But $66,000 was still a healthy kitty and in the early 1870s several religious colleges were very interested in it. Back in 1868, faced with a use-it-or-lose-it deadline from the federal land-grant college program, the state legislature had designated Corvallis College as the official state ag school (changing its name to Corvallis State Agriculture College, this college would later become Oregon State University), despite the college being a Southern Methodist institution. With that precedent set, the other sectarian colleges in the state realized that they, too, had a shot at state funds.
So in the summer of 1872, Thomas Franklin Campbell, the president of Christian College in Monmouth (which today is Western Oregon University), went on a barnstorming trip through the state to drum up support for having his college designated as the state university despite its affiliation with the Disciples of Christ Church.
Campbell had cause to regret this. The Eugene business leaders, after listening to his pitch, recognized the opportunity the state’s dilemma presented them. By August they had formed the Union University Association, with $50,000 in capital stock, and entered the fray with a proposal for a nonsectarian state university to be built in Eugene.
So in September 1872, when the Legislature convened to consider whom to favor with state-university status, there were four options. Christian College in Monmouth, Albany College (a Presbyterian college, which later moved to Portland and is now Lewis and Clark College), Pacific University in Forest Grove (United Church of Christ) and the proposed non-sectarian (but as yet unbuilt) university in Eugene.
By a narrow margin, the Legislature approved the Eugene proposal.
It took two years to get the job done and at several points along the way the plan looked doomed. Money was very tight and business leaders had to make frequent forays out into the surrounding countryside to pass the hat. Lane County farmers must have gotten really tired of the constant soliciting.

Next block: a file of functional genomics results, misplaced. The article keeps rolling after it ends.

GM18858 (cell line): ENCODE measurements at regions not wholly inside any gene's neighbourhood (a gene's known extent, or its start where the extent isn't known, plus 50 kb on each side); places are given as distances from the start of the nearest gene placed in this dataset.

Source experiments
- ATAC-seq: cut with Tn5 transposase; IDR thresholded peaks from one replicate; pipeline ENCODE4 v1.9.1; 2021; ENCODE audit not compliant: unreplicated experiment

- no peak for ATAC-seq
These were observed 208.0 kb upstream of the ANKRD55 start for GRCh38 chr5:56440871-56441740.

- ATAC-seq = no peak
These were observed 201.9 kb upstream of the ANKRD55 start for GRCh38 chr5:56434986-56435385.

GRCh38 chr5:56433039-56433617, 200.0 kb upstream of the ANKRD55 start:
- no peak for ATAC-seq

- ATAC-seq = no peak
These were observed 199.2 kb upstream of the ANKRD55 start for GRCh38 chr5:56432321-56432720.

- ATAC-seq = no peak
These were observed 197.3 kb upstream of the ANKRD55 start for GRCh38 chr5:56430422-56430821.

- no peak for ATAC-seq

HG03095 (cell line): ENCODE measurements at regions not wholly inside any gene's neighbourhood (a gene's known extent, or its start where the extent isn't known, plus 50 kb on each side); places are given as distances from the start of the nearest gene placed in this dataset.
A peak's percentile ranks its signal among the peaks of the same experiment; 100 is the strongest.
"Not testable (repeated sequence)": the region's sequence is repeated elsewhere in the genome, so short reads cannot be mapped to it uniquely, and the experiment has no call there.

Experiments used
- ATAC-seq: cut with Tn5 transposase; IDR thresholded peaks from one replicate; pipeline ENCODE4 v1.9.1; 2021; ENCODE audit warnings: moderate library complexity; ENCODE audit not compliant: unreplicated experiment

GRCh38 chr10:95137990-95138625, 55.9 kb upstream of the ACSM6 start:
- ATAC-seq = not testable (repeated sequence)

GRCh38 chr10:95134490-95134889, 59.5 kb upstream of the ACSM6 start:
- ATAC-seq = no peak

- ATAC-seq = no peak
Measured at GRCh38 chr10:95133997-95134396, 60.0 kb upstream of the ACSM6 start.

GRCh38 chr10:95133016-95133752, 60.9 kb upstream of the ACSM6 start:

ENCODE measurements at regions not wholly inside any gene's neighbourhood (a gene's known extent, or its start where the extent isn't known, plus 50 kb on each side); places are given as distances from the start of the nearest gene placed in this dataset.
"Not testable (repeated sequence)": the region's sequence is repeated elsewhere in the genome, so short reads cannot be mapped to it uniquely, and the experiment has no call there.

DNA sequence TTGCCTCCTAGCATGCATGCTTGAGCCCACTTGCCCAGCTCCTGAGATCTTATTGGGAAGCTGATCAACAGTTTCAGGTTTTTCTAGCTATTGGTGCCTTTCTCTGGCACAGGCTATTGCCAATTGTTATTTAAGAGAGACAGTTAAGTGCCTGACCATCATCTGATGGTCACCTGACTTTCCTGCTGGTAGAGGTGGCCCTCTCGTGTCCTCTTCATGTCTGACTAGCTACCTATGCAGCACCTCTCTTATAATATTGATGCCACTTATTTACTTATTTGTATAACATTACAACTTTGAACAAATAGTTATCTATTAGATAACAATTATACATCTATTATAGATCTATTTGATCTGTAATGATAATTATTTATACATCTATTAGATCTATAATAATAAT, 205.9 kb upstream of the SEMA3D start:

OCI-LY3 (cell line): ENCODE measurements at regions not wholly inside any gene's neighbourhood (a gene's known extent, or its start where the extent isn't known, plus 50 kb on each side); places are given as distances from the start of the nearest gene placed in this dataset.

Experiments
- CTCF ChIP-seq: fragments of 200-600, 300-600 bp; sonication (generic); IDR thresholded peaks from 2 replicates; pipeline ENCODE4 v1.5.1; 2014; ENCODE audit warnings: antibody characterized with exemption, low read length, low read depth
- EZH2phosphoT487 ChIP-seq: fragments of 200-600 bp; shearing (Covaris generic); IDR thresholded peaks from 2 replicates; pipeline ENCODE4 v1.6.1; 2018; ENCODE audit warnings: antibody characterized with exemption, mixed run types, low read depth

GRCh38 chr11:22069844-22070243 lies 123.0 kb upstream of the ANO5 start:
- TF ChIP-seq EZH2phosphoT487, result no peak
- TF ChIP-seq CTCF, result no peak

In 1873 the building was finished but there was no money left to put a roof on it. The UUA had to ask the Legislature for an extension to get the building finished. Campbell, of Christian College in Monmouth, lobbied strenuously against giving them one but it was granted. The UUA was given until 1877.
It was a very generous extension, and even so, they just barely made it. In August 1876, the state accepted the university — which, of course, consisted merely of the half-finished building that would later be named Deady Hall. Perched atop a low treeless rise, only the first floor was finished — but it was enough.
And, in an ironic twist, Judge Deady, the man who 20 years before had made the motion to strike the provision for a state university from the state constitution claiming state universities were of no use to anyone, was selected as the university board of regents’ first president.
Presumably he had, in the intervening years, changed his mind about that.
(Sources: Force, Rebecca. “Gambling on Higher Education: A History of the Founding of the University of Oregon,” Oregon Historical Quarterly, winter 2001; Schill, Michael. “President Announces Deady Hall Decision, New Cultural Center,” Around the O around.uouregon.edu, 25 Jan 2017)
Finn J.D. John teaches at Oregon State University and writes about odd tidbits of Oregon history. For details, see http://finnjohn.com. To contact him or suggest a topic: firstname.lastname@example.org or 541-357-2222.